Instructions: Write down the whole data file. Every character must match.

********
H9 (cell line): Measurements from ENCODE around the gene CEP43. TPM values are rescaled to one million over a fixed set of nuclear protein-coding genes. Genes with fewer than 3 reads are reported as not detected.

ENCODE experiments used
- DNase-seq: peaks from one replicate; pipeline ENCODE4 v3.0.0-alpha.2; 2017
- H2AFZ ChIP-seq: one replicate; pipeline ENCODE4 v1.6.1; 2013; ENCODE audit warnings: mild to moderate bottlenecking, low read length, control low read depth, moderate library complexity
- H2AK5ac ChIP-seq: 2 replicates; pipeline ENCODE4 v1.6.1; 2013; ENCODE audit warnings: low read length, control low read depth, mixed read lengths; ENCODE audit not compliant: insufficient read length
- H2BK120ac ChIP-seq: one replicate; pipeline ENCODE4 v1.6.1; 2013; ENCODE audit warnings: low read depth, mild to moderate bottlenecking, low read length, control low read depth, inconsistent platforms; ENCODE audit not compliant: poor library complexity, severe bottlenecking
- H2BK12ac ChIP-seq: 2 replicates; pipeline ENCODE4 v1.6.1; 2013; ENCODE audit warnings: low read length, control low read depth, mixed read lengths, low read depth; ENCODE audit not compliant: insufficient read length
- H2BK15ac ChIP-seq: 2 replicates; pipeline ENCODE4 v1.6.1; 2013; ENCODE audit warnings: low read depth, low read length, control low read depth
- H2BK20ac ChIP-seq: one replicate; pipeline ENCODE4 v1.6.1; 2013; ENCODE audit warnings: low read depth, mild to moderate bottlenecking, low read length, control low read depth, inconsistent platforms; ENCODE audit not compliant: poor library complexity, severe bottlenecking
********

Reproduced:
H9 (cell line): Measurements from ENCODE around the gene CEP43. TPM values are rescaled to one million over a fixed set of nuclear protein-coding genes. Genes with fewer than 3 reads are reported as not detected.

ENCODE experiments used
- DNase-seq: peaks from one replicate; pipeline ENCODE4 v3.0.0-alpha.2; 2017
- H2AFZ ChIP-seq: one replicate; pipeline ENCODE4 v1.6.1; 2013; ENCODE audit warnings: mild to moderate bottlenecking, low read length, control low read depth, moderate library complexity
- H2AK5ac ChIP-seq: 2 replicates; pipeline ENCODE4 v1.6.1; 2013; ENCODE audit warnings: low read length, control low read depth, mixed read lengths; ENCODE audit not compliant: insufficient read length
- H2BK120ac ChIP-seq: one replicate; pipeline ENCODE4 v1.6.1; 2013; ENCODE audit warnings: low read depth, mild to moderate bottlenecking, low read length, control low read depth, inconsistent platforms; ENCODE audit not compliant: poor library complexity, severe bottlenecking
- H2BK12ac ChIP-seq: 2 replicates; pipeline ENCODE4 v1.6.1; 2013; ENCODE audit warnings: low read length, control low read depth, mixed read lengths, low read depth; ENCODE audit not compliant: insufficient read length
- H2BK15ac ChIP-seq: 2 replicates; pipeline ENCODE4 v1.6.1; 2013; ENCODE audit warnings: low read depth, low read length, control low read depth
- H2BK20ac ChIP-seq: one replicate; pipeline ENCODE4 v1.6.1; 2013; ENCODE audit warnings: low read depth, mild to moderate bottlenecking, low read length, control low read depth, inconsistent platforms; ENCODE audit not compliant: poor library complexity, severe bottlenecking